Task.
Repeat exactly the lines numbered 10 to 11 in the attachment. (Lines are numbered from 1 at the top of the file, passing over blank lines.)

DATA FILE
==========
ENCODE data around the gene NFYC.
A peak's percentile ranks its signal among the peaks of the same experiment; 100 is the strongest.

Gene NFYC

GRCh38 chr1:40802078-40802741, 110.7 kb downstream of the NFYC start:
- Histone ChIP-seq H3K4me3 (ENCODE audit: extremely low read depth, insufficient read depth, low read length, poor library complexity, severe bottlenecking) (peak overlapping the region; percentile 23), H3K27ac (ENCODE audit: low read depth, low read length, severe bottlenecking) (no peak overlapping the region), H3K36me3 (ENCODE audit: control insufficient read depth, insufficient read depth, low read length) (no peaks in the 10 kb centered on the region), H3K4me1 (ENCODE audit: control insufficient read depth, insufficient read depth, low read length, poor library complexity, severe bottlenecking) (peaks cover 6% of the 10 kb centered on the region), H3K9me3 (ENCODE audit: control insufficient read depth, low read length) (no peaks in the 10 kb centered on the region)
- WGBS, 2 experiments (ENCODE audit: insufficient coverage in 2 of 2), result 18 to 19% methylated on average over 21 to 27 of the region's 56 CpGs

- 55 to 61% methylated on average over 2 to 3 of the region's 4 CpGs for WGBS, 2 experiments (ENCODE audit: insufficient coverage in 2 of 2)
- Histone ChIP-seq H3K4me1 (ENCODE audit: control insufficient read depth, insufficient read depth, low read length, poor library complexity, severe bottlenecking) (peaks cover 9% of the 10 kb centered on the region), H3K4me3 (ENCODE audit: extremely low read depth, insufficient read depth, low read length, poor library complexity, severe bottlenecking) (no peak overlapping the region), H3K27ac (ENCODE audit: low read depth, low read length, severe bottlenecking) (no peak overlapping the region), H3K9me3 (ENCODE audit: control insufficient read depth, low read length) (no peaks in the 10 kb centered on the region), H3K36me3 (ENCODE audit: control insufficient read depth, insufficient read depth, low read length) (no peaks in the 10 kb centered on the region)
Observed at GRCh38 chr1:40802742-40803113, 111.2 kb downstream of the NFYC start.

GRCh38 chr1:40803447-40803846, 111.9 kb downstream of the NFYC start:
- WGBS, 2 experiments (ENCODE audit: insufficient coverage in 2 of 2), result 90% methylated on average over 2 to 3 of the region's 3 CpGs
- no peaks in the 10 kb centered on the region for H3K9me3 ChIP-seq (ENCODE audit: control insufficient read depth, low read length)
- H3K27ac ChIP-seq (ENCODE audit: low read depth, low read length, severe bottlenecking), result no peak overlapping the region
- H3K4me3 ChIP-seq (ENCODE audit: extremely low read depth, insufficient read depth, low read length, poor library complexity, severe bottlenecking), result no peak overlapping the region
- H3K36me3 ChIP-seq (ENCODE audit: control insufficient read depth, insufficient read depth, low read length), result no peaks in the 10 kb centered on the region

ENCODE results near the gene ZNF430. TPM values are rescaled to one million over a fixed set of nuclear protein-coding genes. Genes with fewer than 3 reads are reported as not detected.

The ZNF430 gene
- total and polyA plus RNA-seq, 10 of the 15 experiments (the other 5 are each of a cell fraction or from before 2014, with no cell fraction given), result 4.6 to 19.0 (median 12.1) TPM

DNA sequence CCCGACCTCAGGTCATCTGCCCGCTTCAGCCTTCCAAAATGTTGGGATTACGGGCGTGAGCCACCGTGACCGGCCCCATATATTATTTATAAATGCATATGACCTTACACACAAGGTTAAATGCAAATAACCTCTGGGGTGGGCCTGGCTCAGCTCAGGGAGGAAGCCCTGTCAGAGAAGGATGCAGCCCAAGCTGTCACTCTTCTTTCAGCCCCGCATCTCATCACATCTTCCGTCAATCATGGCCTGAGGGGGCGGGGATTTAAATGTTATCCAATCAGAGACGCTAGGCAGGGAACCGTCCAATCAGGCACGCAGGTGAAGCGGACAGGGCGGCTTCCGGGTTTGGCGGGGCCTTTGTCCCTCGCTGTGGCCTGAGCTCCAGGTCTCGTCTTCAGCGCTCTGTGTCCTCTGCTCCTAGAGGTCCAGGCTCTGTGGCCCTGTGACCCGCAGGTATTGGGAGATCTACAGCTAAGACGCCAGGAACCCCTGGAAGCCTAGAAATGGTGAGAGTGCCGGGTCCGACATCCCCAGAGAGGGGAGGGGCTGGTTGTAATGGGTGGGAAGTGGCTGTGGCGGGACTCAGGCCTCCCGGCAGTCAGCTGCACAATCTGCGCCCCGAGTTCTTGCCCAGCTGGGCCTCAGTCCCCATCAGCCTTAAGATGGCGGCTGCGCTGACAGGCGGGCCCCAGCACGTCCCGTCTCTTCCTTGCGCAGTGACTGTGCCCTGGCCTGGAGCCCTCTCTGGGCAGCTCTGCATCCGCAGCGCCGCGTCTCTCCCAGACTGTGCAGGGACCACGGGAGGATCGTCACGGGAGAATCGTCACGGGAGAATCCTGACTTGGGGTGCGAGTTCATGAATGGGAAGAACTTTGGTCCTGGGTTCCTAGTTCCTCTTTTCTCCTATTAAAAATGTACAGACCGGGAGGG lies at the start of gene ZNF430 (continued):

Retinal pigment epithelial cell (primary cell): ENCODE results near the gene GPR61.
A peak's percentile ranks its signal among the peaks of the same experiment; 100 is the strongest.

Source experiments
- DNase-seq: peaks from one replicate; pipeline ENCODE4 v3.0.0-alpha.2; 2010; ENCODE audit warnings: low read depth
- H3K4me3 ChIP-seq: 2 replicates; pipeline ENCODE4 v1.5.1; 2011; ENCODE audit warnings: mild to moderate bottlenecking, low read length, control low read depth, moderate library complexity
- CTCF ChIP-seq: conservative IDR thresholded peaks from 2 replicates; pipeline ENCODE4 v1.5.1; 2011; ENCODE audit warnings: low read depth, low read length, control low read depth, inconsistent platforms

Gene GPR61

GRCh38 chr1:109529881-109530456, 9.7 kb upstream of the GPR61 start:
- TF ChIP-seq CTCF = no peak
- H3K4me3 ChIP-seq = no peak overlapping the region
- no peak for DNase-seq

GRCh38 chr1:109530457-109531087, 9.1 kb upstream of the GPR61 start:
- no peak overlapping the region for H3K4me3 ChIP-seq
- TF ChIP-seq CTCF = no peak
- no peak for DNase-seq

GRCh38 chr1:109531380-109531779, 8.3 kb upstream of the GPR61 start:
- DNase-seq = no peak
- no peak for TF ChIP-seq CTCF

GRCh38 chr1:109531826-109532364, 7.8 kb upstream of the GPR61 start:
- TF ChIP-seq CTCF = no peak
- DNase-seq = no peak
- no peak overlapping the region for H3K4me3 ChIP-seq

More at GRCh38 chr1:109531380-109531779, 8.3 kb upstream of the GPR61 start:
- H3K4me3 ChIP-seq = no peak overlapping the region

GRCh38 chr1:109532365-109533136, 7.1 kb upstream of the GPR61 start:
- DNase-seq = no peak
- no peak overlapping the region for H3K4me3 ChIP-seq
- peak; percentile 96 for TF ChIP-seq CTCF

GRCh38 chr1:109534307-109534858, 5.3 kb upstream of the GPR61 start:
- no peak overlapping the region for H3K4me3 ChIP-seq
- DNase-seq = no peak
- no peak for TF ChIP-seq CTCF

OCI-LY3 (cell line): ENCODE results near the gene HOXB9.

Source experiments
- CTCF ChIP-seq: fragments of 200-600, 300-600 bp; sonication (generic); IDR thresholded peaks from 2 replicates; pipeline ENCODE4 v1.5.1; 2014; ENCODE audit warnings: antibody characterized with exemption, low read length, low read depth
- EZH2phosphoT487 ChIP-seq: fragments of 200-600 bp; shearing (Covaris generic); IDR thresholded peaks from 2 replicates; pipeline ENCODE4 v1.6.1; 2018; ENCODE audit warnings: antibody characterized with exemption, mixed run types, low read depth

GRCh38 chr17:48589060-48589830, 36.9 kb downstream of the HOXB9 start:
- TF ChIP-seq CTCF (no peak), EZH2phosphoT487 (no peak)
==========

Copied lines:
GRCh38 chr1:40803447-40803846, 111.9 kb downstream of the NFYC start:
- WGBS, 2 experiments (ENCODE audit: insufficient coverage in 2 of 2), result 90% methylated on average over 2 to 3 of the region's 3 CpGs